United States: Amendments To The Russian Securities Market Law: New Rules Of The Game

Last Updated: May 21 2019
Article by Tamer Amara

The end of 2018 was inaugurated with large-scale amendments to Russian securities market legislation aimed at improving the legal framework of the securities issuance procedure. While the majority of these changes will become effective on 1 January 2020, some of the provisions apply with effect from 28 December 2018.

This briefing focuses on the key amendments to the Russian Securities Market Law that became effective on 28 December 2018, as well as new developments that market participants should consider in connection therewith.

1. Updates to the list of exemptions whereby the preparation and registration of a prospectus is not required

The first major development is the extension of the list of exemptions from the preparation of a prospectus for the purposes of registering a securities issuance. In particular:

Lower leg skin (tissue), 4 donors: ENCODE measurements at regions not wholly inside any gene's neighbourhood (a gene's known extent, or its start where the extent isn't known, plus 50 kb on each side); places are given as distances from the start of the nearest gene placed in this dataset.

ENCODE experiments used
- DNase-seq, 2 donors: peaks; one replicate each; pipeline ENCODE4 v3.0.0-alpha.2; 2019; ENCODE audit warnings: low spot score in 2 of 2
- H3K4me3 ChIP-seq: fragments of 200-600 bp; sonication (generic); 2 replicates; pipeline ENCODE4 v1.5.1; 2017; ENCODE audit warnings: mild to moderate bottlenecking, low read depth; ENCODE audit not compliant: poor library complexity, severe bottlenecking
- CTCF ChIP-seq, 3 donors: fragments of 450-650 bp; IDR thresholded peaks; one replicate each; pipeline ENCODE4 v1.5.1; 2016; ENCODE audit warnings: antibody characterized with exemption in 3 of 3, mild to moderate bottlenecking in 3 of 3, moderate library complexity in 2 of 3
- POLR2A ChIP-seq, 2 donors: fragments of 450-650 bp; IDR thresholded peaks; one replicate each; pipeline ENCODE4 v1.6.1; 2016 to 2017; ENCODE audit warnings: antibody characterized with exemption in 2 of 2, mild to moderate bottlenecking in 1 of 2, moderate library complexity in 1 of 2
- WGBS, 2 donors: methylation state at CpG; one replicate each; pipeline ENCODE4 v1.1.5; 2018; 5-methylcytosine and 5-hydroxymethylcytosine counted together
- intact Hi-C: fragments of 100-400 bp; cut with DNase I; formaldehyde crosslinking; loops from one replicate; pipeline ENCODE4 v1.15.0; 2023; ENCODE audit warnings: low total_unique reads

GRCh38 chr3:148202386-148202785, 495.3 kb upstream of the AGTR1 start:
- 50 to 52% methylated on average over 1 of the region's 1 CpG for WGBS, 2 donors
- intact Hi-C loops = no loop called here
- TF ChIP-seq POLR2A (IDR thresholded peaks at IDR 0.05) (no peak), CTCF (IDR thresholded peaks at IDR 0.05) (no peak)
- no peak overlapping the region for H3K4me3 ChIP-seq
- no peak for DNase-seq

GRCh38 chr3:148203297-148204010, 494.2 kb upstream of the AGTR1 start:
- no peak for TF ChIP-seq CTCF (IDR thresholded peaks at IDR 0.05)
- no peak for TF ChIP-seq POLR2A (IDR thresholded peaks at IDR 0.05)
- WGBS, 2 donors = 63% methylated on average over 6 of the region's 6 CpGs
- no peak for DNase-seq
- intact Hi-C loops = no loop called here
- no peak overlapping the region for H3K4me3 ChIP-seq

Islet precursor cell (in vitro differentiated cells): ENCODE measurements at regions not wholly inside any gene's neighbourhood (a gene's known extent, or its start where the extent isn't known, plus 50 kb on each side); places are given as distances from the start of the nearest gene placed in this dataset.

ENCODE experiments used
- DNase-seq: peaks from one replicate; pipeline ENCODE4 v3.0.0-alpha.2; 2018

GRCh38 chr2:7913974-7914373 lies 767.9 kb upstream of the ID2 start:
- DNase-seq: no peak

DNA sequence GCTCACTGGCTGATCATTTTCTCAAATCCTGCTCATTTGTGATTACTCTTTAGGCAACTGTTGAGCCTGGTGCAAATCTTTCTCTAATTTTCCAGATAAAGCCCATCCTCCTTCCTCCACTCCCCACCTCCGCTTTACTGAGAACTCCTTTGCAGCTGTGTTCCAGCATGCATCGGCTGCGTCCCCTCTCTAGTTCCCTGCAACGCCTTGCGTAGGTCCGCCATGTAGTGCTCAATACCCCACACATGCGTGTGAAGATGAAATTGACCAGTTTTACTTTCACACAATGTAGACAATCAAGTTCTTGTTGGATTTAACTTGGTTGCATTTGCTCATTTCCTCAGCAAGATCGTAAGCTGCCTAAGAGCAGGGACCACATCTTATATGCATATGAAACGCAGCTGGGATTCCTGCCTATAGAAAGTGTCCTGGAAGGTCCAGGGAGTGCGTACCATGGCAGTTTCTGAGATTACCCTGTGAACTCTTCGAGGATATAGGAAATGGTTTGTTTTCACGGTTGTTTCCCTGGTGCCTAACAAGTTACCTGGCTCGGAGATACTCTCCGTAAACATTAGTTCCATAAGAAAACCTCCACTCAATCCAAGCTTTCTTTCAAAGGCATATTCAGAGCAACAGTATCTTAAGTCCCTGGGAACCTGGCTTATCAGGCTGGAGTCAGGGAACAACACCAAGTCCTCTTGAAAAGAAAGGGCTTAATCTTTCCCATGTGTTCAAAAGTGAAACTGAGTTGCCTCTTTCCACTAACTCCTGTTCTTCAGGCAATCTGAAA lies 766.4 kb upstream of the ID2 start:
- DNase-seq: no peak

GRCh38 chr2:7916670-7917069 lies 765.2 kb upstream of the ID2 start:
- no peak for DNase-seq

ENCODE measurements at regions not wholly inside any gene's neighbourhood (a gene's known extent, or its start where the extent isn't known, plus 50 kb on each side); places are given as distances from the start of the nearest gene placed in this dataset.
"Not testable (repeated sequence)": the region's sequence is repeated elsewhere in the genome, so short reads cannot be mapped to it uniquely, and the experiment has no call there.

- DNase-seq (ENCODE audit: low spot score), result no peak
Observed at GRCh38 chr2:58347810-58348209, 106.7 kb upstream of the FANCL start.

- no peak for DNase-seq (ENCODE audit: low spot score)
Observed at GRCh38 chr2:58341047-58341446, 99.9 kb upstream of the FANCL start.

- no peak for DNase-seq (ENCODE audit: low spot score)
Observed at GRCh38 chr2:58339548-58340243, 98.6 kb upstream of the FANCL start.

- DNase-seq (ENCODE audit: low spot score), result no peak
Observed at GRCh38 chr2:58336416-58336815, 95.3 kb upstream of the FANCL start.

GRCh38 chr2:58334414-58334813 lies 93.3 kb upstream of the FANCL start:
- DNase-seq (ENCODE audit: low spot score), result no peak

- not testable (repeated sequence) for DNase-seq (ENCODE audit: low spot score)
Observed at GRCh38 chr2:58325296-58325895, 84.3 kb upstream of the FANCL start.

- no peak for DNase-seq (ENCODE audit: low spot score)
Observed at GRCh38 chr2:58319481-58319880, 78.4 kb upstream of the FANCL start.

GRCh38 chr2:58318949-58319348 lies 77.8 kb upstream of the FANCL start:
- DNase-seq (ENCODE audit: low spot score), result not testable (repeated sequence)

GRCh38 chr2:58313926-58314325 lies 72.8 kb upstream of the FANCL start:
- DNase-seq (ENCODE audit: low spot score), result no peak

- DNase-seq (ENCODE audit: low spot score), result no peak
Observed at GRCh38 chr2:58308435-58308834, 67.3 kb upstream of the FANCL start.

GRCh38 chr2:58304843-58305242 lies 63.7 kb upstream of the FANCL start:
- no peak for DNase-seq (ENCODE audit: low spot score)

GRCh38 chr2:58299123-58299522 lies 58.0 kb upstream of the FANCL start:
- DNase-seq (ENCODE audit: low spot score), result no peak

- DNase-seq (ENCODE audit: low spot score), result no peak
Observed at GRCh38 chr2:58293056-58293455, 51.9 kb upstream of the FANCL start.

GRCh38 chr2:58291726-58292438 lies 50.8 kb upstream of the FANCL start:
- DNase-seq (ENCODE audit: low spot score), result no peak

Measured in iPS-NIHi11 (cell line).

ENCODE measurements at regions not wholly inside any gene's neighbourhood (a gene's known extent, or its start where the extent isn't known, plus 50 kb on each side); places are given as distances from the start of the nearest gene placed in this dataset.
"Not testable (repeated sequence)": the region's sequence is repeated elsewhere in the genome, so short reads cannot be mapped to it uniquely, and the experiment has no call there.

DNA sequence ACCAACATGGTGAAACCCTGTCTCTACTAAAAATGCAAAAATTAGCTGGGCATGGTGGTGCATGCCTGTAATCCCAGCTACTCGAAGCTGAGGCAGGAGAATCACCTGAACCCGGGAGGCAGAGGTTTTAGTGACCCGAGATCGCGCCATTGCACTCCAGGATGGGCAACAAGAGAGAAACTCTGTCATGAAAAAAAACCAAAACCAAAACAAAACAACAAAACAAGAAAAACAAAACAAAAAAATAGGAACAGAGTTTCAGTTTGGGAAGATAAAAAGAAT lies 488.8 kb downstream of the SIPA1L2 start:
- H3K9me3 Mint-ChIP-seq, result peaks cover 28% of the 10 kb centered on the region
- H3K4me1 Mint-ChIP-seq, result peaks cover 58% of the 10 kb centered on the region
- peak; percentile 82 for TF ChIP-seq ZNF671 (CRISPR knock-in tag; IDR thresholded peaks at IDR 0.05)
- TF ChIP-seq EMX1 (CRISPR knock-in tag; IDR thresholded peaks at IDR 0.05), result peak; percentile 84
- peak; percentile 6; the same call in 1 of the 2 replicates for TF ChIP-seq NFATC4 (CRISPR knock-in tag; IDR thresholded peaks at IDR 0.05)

• The cap on shareholders or persons having a pre-emptive right to acquire new securities has been eliminated.
  • The cap on the issue proceeds received during a calendar year has been increased from RUB 200 million to RUB 1 billion.
  • The investment entry-ticket (i.e., the minimum amount of funds to be invested) has been decreased from RUB 4 million to RUB 1.4 million.
  • A provision similar to the one established in the EU Directive 2003/71/EC (Prospectus Directive) according to which, and subject to certain exceptions, a prospectus supplement is not required where an offering is made pursuant to a base prospectus and no more than one year has elapsed since the approval thereof.

Accordingly, the above amendments simplify the securities issuance process in the circumstances referred to above and ensure greater consistency between the relevant Russian law provisions and international best practices.

2. Amendments to the procedure of admission of securities to trading in the course of their primary distribution